Results 1 to 12 of 12

Thread: concrete driveway repair

  1. #1
    Join Date
    Apr 2013
    Location
    Kansas City
    Posts
    1,932

    concrete driveway repair

    Anyone had good experience with repairing concrete driveway/sidewalks? I have a lot of ugly spalling and crumbling, getting worse every winter. I am reluctant to pay for a complete replacement so wondering if there are any good overlay techniques that will last. I have patched several places but it just doesn't look right.
    Hobbyist

  2. #2
    Join Date
    Feb 2003
    Location
    McKean, PA
    Posts
    13,676
    It is very difficult to get new concrete to bond to older concrete and the color may never match. If you spread salt on concrete to get rid of ice it is likely to spall down the road. The only cure I know is to replace the whole thing.
    Lee Schierer
    Captain USNR(Ret)

    My advice, comments and suggestions are free, but it costs money to run the site. If you found something of value here please give a little something back by becoming a contributor! Please Contribute

  3. #3
    Join Date
    Apr 2013
    Location
    Kansas City
    Posts
    1,932
    Thanks Lee, thats what I am afraid of. I've had some luck with patches by using concrete adhesive in the mix, but nothing lasts for long.
    Hobbyist

  4. #4
    Join Date
    Sep 2006
    Location
    Las Cruces, NM
    Posts
    1,923
    Quote Originally Posted by Stan Calow View Post
    I've had some luck with patches by using concrete adhesive in the mix, but nothing lasts for long.
    How do the patches fail? Do they fail because the old concrete under them breaks up? - or does the patch come loose? - or does the material in the patch itself break?

  5. #5
    Quote Originally Posted by Stan Calow View Post
    Anyone had good experience with repairing concrete driveway/sidewalks? I have a lot of ugly spalling and crumbling, getting worse every winter. I am reluctant to pay for a complete replacement so wondering if there are any good overlay techniques that will last. I have patched several places but it just doesn't look right.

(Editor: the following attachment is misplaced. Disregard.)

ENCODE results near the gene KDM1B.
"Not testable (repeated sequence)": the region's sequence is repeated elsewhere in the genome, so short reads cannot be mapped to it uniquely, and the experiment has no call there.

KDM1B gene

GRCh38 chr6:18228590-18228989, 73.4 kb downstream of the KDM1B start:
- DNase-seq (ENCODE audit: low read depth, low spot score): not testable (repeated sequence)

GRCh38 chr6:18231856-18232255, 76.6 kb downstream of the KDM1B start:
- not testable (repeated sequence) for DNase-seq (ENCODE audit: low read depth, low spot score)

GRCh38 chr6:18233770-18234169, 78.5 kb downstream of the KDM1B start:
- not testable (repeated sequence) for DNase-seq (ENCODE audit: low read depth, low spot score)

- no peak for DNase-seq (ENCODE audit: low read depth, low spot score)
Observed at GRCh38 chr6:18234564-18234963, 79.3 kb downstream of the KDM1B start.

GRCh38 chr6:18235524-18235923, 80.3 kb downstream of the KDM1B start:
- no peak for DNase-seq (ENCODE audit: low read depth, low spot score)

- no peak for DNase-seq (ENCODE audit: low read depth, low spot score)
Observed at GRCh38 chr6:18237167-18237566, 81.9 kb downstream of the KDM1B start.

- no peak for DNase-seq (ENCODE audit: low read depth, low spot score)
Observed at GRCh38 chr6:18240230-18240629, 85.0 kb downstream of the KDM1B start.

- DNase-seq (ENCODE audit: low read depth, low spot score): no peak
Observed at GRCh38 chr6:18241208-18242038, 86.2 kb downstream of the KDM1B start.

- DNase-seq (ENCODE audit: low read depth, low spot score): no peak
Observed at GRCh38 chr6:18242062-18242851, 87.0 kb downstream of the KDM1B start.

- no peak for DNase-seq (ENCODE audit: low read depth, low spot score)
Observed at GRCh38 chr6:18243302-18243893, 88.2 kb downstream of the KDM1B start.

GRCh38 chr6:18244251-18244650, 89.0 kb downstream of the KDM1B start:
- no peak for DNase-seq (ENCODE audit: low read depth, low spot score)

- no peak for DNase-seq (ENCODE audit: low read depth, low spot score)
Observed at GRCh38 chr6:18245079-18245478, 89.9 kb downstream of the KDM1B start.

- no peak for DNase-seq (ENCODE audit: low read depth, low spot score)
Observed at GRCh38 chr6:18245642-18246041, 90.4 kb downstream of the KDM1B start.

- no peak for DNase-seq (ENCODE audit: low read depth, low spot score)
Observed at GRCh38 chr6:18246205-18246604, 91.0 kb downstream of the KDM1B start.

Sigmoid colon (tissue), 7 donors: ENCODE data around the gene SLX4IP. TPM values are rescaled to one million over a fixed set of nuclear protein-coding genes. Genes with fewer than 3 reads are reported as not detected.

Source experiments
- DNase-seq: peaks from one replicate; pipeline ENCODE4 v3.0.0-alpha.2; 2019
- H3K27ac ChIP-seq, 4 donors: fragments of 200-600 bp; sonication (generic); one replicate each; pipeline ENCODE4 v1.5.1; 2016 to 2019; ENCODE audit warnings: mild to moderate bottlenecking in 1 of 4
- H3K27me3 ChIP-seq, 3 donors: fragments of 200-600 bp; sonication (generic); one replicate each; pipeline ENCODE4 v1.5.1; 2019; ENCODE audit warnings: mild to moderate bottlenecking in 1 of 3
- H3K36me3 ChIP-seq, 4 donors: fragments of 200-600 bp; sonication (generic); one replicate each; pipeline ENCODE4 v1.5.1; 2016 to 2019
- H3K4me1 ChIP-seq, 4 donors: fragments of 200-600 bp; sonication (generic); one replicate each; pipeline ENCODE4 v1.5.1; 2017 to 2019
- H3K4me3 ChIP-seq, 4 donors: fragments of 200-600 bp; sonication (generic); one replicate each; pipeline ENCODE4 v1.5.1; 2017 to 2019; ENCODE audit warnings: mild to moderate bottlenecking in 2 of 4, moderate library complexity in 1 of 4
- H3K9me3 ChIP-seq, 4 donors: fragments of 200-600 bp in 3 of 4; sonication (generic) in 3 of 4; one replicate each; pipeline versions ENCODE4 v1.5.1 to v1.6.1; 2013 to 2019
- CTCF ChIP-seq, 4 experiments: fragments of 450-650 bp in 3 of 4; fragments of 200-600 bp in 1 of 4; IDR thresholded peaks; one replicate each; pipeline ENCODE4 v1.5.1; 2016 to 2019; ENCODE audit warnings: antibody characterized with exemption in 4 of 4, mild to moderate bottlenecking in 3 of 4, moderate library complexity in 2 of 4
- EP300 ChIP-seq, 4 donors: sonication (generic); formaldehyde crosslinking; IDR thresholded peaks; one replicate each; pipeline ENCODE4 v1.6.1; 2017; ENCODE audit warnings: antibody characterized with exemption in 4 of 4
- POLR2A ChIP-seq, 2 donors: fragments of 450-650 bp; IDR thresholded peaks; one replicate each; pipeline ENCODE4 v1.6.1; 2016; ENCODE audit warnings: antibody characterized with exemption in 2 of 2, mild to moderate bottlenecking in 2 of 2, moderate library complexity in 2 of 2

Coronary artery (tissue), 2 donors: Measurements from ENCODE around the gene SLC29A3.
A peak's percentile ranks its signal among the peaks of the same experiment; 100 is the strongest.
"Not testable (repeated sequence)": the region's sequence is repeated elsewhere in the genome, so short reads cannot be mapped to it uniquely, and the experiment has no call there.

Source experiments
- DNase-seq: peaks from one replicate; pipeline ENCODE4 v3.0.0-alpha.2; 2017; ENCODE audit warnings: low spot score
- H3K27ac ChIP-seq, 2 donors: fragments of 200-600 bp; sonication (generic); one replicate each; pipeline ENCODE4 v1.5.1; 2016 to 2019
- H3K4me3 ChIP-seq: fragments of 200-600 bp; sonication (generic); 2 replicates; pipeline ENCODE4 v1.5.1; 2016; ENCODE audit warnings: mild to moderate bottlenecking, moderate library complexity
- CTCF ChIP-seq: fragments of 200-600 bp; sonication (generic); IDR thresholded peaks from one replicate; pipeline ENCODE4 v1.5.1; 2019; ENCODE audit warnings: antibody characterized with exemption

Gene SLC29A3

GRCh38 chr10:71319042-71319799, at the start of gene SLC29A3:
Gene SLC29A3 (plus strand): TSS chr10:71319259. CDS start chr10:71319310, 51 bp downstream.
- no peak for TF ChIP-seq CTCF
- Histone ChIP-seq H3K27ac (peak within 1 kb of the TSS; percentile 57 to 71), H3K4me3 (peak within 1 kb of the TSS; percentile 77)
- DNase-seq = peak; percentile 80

There are epoxy mixes that can be used to resurface concrete. You see them mainly used on bridge decks. AIN'T CHEAP!!! Bite the bullet and replace the concrete. Limit the amount of water in the mix to help prevent future spaulling of the surface. Talk to concrete supplier about best choice of mixes for your application.

  6. #6
    Join Date
    Apr 2013
    Location
    Kansas City
    Posts
    1,932
    Patches I've done (using patch mix and concrete adhesive) have usually lasted through a summer, but start to crack and crumble after a cold winter. Not so much from salt deterioration (although I have pitting from that too). It happens at the weak points (joint edges or cracks) in the underlying driveway. Freeze/thaw cycle.
    Yeah, will likely replace, just going through that calculation of how much to invest in repairs with a future downsizing in mind, and hoping there was a less expensive solution. Thanks for input.
    `
    Hobbyist

  7. #7
    Join Date
    May 2005
    Location
    Highland MI
    Posts
    4,214
    Blog Entries
    11